According to the Bank for International Settlements, the total outstanding notional amount of OTC derivatives stood at $647 trillion at the end of 2011, up from about $80 trillion in 1998. And the total outstanding notional amount of OTC credit default swaps grew from 918 billion in 2001 to $62 trillion in 2007, and then fell to $28 trillion in 2011. Of this amount, the top 25 banks held a notional value of $14 trillion CDS in 2011. This is why we are stuck in too-big-to-fail bank zombie land after all of the banks (less Lehman) got bailed out by the government and Fed. They are too big and interconnected to fail, and can't adapt with the modern times of transparency. So the game will continue as planned until tech and banking entrepreneurs reinvent the financial system, or a huge crash occurs that knocks down the aging financial infrastructure and clears away the inefficient dark markets filled with fraud.
How did Alan Greenspan seriously believe that an unregulated, illiquid, interconnected, and non-transparent over-the-counter derivatives market, controlled by investment banks, insurance companies, and hedge funds, would prevent control fraud (Janet Tavakoli, Bill Black) and be sophisticated enough to manage risk and leverage to avoid systemic risk? LTCM already proved that financial institutions leveraged 25-to-1 with large OTC derivatives positions on with banks, would need to be rescued if they collapsed to prevent a financial crisis. And LTCM's collapse didn't even involve fraud (right?). Look what Greenspan said to Brooksley Born about fraud during a lunch meeting in 1996.
From Stanford Magazine:
“Well, Brooksley, I guess you and I will never agree about fraud,” Born, in a recent interview, remembers Greenspan saying.
“What is there not to agree on?” Born says she replied.
“Well, you probably will always believe there should be laws against fraud, and I don’t think there is any need for a law against fraud,” she recalls. Greenspan, Born says, believed the market would take care of itself.
I think Greenspan meant to say that OTC derivatives should be traded on a regulated, efficient, transparent, and liquid (or illiquid) public exchange. Seems like a better way for fraud to benefit the public markets and economy, in my opinion. Here are examples of fraud in the OTC credit default swaps market in a Bloomberg article from 2006: Credit-Default Swaps May Incite Regulators Over Insider Trading.
``In a market that is completely opaque, all sorts of abuses are made easier,'' said Michael Greenberger, former director of trading at the Commodity Futures Trading Commission, which regulates U.S. futures trading. ``The temptation to make money, in a way that would be unacceptable in a regular market, is just too great,'' said Greenberger, a professor at the University of Maryland School of Law in Baltimore.
No one is sure who has oversight of credit-default swaps, financial instruments based on bonds and loans that are used to speculate on a company's ability to repay debt. They're part of the explosion in derivatives, or contracts whose value is derived from stocks, bonds, loans, currencies and commodities, or linked to specific events such as changes in interest rates or the weather."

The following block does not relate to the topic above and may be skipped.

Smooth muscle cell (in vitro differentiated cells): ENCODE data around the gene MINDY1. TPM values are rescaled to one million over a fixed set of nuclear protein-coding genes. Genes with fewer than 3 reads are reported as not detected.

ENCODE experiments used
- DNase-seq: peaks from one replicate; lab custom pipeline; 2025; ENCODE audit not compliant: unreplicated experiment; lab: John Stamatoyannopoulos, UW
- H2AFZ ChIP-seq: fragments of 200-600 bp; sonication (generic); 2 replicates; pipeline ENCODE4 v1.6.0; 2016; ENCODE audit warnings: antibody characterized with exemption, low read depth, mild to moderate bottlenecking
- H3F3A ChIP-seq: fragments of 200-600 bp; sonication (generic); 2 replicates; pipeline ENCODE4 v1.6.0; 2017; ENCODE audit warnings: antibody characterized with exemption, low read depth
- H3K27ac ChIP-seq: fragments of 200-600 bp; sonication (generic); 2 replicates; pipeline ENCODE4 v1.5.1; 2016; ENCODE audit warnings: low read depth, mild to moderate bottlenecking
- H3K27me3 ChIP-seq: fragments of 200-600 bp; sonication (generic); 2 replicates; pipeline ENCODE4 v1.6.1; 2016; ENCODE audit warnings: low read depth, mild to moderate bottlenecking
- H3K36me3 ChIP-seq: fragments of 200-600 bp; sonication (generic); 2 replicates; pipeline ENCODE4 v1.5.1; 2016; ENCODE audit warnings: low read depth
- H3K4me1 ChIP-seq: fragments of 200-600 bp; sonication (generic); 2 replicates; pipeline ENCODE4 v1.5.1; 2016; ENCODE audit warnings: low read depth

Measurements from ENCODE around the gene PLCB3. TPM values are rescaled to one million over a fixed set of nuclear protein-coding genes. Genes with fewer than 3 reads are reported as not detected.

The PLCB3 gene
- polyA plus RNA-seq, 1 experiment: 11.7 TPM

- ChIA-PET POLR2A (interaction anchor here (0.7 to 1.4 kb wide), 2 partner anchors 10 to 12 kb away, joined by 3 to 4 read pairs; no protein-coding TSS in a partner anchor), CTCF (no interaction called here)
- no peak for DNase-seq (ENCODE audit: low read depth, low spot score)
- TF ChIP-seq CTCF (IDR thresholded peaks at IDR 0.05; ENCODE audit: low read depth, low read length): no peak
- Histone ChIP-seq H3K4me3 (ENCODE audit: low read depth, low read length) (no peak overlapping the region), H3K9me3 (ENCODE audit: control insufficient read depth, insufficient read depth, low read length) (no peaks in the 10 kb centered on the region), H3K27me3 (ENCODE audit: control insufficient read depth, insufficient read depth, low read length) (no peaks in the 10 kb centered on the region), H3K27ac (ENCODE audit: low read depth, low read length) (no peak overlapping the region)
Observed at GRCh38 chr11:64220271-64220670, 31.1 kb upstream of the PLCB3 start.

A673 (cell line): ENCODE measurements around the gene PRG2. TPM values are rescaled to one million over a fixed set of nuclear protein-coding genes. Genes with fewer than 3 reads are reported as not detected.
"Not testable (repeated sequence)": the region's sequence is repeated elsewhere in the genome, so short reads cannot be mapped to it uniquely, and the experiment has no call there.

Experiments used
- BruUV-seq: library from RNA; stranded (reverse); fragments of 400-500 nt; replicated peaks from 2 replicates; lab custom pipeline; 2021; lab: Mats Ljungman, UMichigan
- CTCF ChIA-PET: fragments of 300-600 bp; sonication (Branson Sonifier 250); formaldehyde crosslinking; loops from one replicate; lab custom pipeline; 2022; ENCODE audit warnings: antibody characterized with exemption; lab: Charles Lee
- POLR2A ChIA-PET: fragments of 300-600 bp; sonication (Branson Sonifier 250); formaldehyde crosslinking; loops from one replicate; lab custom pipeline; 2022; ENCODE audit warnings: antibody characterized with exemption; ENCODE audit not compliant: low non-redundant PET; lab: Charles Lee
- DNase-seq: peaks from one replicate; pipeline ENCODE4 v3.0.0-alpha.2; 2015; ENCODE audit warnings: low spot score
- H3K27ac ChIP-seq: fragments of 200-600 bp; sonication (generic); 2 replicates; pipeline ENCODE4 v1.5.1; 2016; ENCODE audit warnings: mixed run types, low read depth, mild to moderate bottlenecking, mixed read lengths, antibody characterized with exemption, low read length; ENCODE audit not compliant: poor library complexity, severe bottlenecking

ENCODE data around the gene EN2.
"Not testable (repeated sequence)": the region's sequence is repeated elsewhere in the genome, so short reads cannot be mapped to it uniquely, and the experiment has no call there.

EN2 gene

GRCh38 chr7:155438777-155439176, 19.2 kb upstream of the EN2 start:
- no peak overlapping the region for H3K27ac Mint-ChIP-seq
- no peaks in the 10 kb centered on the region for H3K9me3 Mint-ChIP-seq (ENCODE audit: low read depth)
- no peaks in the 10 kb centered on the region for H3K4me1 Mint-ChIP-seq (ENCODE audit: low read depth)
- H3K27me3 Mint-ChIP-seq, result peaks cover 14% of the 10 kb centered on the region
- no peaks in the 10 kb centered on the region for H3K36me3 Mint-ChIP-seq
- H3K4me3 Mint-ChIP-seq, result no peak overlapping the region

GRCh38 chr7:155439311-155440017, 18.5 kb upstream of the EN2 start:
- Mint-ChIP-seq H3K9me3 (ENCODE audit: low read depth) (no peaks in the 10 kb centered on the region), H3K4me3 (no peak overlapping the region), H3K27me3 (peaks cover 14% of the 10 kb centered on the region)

"Destroying their clients through the use of inside information" is a benefit from fraud?
"``What I find oddest is there has been very little forward movement in people admitting'' that insider trading is going on, said Jeff Lenamon, who trades credit-default swaps at Diversified Credit Investments in San Francisco. ``It needs more oversight.''"
"Chris Dialynas, a managing director at the Newport Beach, California-based firm, wrote a report in 2002 calling for the Federal Reserve and regulators to check whether banks were using private information to reduce their loan risk through credit- default swaps, which he said threatened to undermine confidence and curb trading in fixed-income markets.
``Credit-default markets are the mechanism within which friendly commercial bankers and others privy to inside information can profit by betraying and destroying their clients through the use of inside information,'' he wrote at the time."
Remember... Bankers started to create credit default swaps that referenced subprime mortgage-backed-securities and subprime MBS indexes (ABX) in 2005 and 2006, which they sold to hedge funds and other counterparties. And then banks and hedge funds started to gamble in synthetic CDOs like a poker game, which eventually pricked the credit bubble (1. Wall Street Wizardry Amplified Credit Crisis, 2. The Magnetar Trade: How One Hedge Fund Helped Keep the Bubble Going, 3. Abacus 2007 CDO Pitch Book Had Securities One Notch Above Junk, Four Months Before Two Bear Stearns Credit Funds Blew Up).
"The rise in the number of hedge funds making loans to companies and protecting their bets with derivatives may be opening holes allowing information to get out, said Timothy Johnson, one of the study's authors. Hedge funds are private pools of capital that allow managers to participate substantially in the gains on investments made on behalf of clients.
``If you want to get access to information private banks have, you go and buy a piece of a bank loan,'' said Johnson, now an associate professor of finance at the University of Illinois at Urbana-Champaign in Champaign, Illinois."
"``We're approaching the tipping point,'' Greenberger said. ``There's going to have to be a reporting system. People should be able to look and see what's happening.''"
And we still don't have credit default swaps on exchanges yet? My final post on this subject will have quotes from heads of futures exchanges at a 2000 congressional hearing on OTC derivative deregulation. FYI: Brooksley Born gave a new warning in the video. The problem still hasn't been solved.